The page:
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I co-worker had two drives configured as a stripe on a motherboard with an on-board Promise FastTrak 133. The motherboard failed, and we've been unable to find any others with an on-board Promise controller which can recognize the array.

With Linux or some disk editors, I can see data on both drives... and I want to see if I can combine the data from both drives onto a single, larger drive. But I need to know how that information is interleaved on the drives.

I've tried dmraid on Linux, but that doesn't recognize the drives as an array. I guess I could just try combining alternating blocks from the drives, starting with a block size of 256B and keep doubling until I get a result that looks intact. But I'd like to avoid that if someone already knows how Promise controllers spread the data over a striped array.

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1  
Why don't you just restore your backup? It would be a lot faster than attempting to "recover" anything from this antique. –  Michael Hampton Dec 14 '12 at 17:18

1 Answer 1

Okay, I figured it out. Various Promise manuals state that the stripe size defaults to 64k and can be set to 32k or 128k. So, I wrote a little java application to combine from two different sources, and it worked like a charm! Turns out that they were 64k stripes.

Here's the code, just in case anybody else ever has this problem. It's not fancy (and it just runs until it runs out of input or output space), but it'll get you out of a pinch.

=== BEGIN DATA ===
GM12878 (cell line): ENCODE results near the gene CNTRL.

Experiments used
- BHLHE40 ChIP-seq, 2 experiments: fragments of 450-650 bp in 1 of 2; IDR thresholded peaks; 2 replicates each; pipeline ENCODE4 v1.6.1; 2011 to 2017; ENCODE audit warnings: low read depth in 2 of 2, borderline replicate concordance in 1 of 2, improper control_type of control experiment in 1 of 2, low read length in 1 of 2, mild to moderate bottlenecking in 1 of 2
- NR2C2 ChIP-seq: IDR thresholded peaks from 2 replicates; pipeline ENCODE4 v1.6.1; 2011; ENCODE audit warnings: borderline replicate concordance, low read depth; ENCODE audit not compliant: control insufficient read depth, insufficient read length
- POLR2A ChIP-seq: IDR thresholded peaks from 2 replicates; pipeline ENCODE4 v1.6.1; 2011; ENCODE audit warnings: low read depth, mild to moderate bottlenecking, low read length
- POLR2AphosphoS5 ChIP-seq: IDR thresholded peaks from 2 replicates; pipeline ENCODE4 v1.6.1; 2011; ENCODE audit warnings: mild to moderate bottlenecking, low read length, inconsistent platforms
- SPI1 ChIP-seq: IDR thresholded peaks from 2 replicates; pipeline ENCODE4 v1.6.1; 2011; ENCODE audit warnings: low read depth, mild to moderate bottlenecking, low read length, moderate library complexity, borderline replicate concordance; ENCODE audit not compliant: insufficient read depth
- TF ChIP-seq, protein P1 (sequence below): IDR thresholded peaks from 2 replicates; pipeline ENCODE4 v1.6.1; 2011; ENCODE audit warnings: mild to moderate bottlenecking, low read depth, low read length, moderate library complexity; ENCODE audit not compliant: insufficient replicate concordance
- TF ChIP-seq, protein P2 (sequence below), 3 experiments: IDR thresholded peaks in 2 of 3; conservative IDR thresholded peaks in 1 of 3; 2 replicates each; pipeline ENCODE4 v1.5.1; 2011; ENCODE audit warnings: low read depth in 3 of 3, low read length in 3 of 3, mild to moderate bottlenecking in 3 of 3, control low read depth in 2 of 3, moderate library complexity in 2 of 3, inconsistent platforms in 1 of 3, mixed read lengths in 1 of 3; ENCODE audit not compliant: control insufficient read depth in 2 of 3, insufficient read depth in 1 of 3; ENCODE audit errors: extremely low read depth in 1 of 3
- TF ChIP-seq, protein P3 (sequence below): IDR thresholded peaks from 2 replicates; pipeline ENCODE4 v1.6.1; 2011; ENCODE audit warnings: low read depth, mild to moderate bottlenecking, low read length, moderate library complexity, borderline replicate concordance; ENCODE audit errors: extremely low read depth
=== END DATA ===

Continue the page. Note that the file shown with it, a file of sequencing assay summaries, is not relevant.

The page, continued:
public class PromiseFastTrakCombiner {

    public static void main(String[] args) {
        if(args.length != 4) {
            System.out.println("Usage: java PromiseFastTrakCombiner <source1> <source2> <dest> <blocksize_in_kB>");
            System.exit(1);
        }

        String source1 = args[0];
        String source2 = args[1];
        String dest = args[2];
        int blocks = Integer.parseInt(args[3]);
        System.out.println("Going to copy: " + source1 + " and " + source2 + " to " + dest + " with " + blocks + "kB blocks");
        System.out.println("If this is not what you want, hit Ctrl-C now. Otherwise, hit Enter");
        try {
            System.in.read();
        } catch (IOException e) {
            e.printStackTrace();
        }

        try {
            FileInputStream in1 = new FileInputStream(source1);
            FileInputStream in2 = new FileInputStream(source2);
            FileOutputStream out = new FileOutputStream(dest);

            int bufsize = 1024 * blocks;
            byte[] buffer = new byte[bufsize];
            long bytesread;
            long totalbytes = 0;
            long lastreport = 0;
            while(true) {
                bytesread = in1.read(buffer);
                totalbytes += bytesread;
                out.write(buffer);
                bytesread = in2.read(buffer);
                totalbytes += bytesread;
                out.write(buffer);
                // Progress update after every 10MB...
                if(totalbytes - lastreport > 10000000) {
                    System.out.println("Bytes processed: " + totalbytes);
                    lastreport = totalbytes;
                }
            }
        } catch (FileNotFoundException e) {
            e.printStackTrace();
        } catch (IOException e) {
            e.printStackTrace();
        }
    }
}
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2  
Hard-core... Good work. –  ewwhite Dec 15 '12 at 18:20

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